About the time this issue makes it to the letterbox, those Americans not glued to chat-shows or the latest update on alien abductions will be treated to a documentary on recreations of ancient monuments, in which New Zealand’s infamous Fridgehenge features.

The summer before last, Fridgehenge was held on our Gordonton farm, a recreation of Salisbury’s Stonehenge made from 41 clapped-out fridges. The artists responsible (Graeme Cairns, Sean Burke and Andrew McGovern) wanted to make a comment on the way that the summer solstice has changed over the past 4000 years, from a time of religious observance to a festival of material acquisition. And to have a party. Originally intending to stage it in Hamilton’s own Garden Place, talk of permits and engineer’s reports soon had them seeking a more user friendly venue.

Commemorating pagan festivals may seem strange behaviour for Skeptics, but it struck us as a sound idea, with a large helping of fun, and also made a valid point. My brother John, who also farms here, (and is also a Skeptic), had been to Britain earlier in the year and was struck by the many Neolithic monuments he saw there and felt it would be nice to have a stone circle of our own. We could align stones with significant sunrises and sunsets and keep track of important dates in the farming year. When to put the bull out, when to plant the summer crop, when to go to the Agricultural Fieldays, that sort of thing. I was quite taken with the idea as well, and mentioned it to Graeme a few months previously. He’d had some thoughts of his own on the subject, and had at one time considered building a Stonehenge out of Anglias, but it was when Sean came up with the idea of fridges that the whole thing fell into place.

At first they thought it would be hard acquiring so many fridges, but a trip to the dump showed there was no shortage of the old beasts. The consumer society which Fridgehenge was lampooning worked in the artist’s favour on this occasion.

Each fridge corresponded to one of the major Sarsen stones of the original; fallen stones were represented by toppled fridges. An avenue was mown in the grass pointing towards the midsummer sunrise, and two fridges corresponding to the Heel Stone and Slaughter Stone were positioned along it.

The original plan was to have a ceremony to mark the solstice at 3.24 pm on December 22, at which time the sun stood directly over the Tropic of Capricorn, but since the Waikato Times and TVNZ both reported a dawn event (and if you can’t believe the media, who can you trust?) we had to attend for the sunrise as well. About 14 people turned up; we just outnumbered a group of 13 (don’t know if the number’s significant…) fundamentalist Christians from a nearby community, who’d missed the point entirely; presumably they thought we were going to perform satanic rituals or something. They stood on the other side of the road for a bit and prayed for our souls, then sang half a verse of a hymn before deciding that 14 people standing around in a paddock sharing a single bottle of Australian bubbly weren’t going to bring about the end of civilisation as we know it. Graeme thanked them for coming and they went home.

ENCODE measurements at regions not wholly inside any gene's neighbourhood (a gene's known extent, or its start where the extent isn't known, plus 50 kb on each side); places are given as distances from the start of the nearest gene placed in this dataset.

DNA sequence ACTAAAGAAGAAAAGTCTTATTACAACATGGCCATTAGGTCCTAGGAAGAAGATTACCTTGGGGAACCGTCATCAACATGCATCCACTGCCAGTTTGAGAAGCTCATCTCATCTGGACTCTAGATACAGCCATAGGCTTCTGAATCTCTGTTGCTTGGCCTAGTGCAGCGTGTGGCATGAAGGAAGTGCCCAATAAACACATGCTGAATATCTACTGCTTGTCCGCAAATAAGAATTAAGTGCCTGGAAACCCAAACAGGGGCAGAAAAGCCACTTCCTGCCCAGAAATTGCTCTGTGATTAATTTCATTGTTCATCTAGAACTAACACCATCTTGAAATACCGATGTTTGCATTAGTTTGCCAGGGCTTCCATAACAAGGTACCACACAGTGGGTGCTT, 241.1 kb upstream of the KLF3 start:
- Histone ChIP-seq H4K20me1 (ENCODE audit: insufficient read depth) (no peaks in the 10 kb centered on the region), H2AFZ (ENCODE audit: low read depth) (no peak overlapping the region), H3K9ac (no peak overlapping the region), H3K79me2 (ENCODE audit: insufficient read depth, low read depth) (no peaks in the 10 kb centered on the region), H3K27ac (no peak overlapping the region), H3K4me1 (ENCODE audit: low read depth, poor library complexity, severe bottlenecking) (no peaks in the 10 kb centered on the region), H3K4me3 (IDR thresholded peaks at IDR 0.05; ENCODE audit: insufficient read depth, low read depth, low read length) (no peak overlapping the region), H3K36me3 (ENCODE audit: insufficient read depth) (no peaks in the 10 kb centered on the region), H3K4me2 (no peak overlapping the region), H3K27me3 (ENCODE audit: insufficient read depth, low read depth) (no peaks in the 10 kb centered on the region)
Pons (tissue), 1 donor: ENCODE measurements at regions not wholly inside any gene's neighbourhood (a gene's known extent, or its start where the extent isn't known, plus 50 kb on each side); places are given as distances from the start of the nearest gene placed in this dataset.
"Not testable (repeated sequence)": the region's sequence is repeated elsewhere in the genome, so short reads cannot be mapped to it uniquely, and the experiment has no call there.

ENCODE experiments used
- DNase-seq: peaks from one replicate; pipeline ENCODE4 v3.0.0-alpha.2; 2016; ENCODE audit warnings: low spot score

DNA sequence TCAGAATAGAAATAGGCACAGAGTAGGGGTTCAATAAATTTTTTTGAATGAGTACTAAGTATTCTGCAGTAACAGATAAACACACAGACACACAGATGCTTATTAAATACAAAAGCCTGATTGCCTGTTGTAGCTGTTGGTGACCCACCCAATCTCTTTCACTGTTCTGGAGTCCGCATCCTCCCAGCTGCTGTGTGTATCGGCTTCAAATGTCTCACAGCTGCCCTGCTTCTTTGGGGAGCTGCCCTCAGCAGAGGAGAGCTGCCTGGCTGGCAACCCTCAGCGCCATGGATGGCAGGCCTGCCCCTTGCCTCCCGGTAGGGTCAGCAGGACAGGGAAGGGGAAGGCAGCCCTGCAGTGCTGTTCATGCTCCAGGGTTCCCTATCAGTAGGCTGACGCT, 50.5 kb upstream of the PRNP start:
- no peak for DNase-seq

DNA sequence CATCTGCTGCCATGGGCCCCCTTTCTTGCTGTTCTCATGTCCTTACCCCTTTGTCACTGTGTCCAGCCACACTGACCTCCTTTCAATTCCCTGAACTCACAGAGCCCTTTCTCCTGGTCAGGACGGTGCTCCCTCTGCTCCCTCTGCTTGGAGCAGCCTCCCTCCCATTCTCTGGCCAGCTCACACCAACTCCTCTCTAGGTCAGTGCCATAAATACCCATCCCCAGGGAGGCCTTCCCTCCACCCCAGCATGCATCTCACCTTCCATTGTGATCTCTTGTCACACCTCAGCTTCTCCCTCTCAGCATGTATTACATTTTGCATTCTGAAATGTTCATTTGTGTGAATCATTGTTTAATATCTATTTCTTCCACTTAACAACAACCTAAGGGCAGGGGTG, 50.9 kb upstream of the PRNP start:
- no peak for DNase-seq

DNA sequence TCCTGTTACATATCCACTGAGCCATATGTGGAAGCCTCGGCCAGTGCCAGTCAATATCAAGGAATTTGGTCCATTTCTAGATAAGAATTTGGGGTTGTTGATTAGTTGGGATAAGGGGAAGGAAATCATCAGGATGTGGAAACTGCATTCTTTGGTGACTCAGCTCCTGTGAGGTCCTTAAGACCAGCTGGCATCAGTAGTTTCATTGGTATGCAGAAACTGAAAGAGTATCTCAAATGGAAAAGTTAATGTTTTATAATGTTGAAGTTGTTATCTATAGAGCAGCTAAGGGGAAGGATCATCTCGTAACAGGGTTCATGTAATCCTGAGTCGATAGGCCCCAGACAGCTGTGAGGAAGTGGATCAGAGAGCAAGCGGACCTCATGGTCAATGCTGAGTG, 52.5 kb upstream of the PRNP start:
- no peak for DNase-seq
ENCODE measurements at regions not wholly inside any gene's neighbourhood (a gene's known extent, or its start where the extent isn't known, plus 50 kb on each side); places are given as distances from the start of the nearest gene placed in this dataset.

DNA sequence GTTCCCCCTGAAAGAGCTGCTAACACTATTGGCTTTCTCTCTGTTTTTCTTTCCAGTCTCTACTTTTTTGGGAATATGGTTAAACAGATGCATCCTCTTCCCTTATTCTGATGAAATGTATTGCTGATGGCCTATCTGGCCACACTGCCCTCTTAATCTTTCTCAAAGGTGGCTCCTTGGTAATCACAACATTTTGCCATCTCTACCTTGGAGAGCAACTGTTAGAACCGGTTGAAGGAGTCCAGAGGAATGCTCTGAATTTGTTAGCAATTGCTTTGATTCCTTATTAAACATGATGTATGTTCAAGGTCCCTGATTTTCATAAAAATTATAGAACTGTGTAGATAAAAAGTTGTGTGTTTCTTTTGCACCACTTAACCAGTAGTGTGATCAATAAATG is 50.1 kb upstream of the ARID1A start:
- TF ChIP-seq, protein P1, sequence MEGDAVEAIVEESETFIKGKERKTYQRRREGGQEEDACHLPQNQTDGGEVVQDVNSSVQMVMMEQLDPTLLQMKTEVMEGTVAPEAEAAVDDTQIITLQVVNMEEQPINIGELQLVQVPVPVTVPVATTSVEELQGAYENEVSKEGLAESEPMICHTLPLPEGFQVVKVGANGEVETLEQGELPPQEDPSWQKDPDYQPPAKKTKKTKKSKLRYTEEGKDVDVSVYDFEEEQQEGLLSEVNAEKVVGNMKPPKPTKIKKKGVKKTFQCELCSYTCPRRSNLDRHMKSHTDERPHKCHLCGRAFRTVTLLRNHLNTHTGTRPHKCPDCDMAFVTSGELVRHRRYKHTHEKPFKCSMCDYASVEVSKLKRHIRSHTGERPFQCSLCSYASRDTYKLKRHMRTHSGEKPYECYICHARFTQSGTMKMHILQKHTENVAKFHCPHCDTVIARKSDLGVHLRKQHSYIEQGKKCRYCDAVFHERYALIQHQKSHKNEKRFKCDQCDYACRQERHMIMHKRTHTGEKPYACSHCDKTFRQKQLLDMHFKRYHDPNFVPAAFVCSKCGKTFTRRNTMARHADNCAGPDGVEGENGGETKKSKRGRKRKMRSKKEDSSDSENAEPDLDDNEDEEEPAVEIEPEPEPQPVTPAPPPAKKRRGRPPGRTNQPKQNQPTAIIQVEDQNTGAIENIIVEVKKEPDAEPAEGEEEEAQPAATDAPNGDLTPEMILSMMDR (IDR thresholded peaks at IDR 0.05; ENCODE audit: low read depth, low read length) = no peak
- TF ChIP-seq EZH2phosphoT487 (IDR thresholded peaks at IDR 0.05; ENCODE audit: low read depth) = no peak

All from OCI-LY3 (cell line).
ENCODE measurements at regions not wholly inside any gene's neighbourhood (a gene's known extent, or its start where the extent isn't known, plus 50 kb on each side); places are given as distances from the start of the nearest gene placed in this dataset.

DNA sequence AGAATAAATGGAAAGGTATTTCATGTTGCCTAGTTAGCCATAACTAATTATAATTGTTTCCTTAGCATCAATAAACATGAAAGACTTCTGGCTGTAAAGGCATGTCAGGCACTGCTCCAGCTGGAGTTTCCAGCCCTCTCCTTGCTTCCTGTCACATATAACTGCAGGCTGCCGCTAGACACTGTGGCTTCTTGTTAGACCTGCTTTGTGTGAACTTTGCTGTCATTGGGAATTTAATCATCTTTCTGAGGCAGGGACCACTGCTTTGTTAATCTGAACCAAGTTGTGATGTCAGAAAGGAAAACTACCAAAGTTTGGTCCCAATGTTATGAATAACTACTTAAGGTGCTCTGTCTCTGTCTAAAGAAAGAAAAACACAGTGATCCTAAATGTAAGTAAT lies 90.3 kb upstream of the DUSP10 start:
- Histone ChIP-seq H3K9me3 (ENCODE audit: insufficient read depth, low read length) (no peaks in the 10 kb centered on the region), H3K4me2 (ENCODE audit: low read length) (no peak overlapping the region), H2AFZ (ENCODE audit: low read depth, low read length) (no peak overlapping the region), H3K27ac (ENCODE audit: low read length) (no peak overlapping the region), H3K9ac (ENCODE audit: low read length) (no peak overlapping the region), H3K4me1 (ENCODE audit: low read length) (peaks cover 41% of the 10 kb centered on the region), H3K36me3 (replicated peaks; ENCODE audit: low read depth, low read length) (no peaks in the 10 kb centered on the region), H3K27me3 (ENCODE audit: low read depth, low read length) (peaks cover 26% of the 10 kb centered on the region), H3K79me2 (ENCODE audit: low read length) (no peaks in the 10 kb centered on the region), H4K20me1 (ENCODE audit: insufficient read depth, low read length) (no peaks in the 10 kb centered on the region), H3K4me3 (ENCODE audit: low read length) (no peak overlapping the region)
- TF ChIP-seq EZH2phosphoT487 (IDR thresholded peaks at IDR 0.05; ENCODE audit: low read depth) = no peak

The afternoon’s event was altogether livelier. The wind had got up and a warm drizzle was driving horizontally (had we established a cosmic link with the Salisbury Plains?) which added to the atmosphere, if not the comfort levels, then, with everyone (about 100) assembled at the Heel Fridge, the sun broke through for the only time that day, precisely at 3.24 pm.

The resulting improvisational, audience-participation “ceremony” was a bit like a kid’s party and worked very well overall. We thanked the rain for coming (we were having the driest summer for at least ten years) and three guys who turned up in loincloths and white body paint were ritually “sacrificed” (we were skeptical about them being virgins.) Sean then did a live-to-air interview with the BBC World Service — media interest was amazingly high; this was the silly season. Newspaper reports appeared in Britain, Australia, the US, Australia and Hong Kong.

In the evening the rain cleared and we had a fire in the middle of the fridges and sang songs to musical accompaniment provided by Graeme, who plays rhythm ukulele with the Big Muffin Serious Band which featured at last year’s conference. Fridge racks make fine percussion instruments.

Fridgehenge was a great success, but, sadly, is no more. Fridges don’t last too long these days, especially out in the weather, and we needed our paddock back for the cows. We are determined however, once we get the time (or energy) to have a permanent stone circle one day. We did take some video footage of the event, and this is what was sent to a Californian documentary crew late last year. We just hope that we don’t get American cosmic types sending us fridges in the post — one new model would, however, be welcome.

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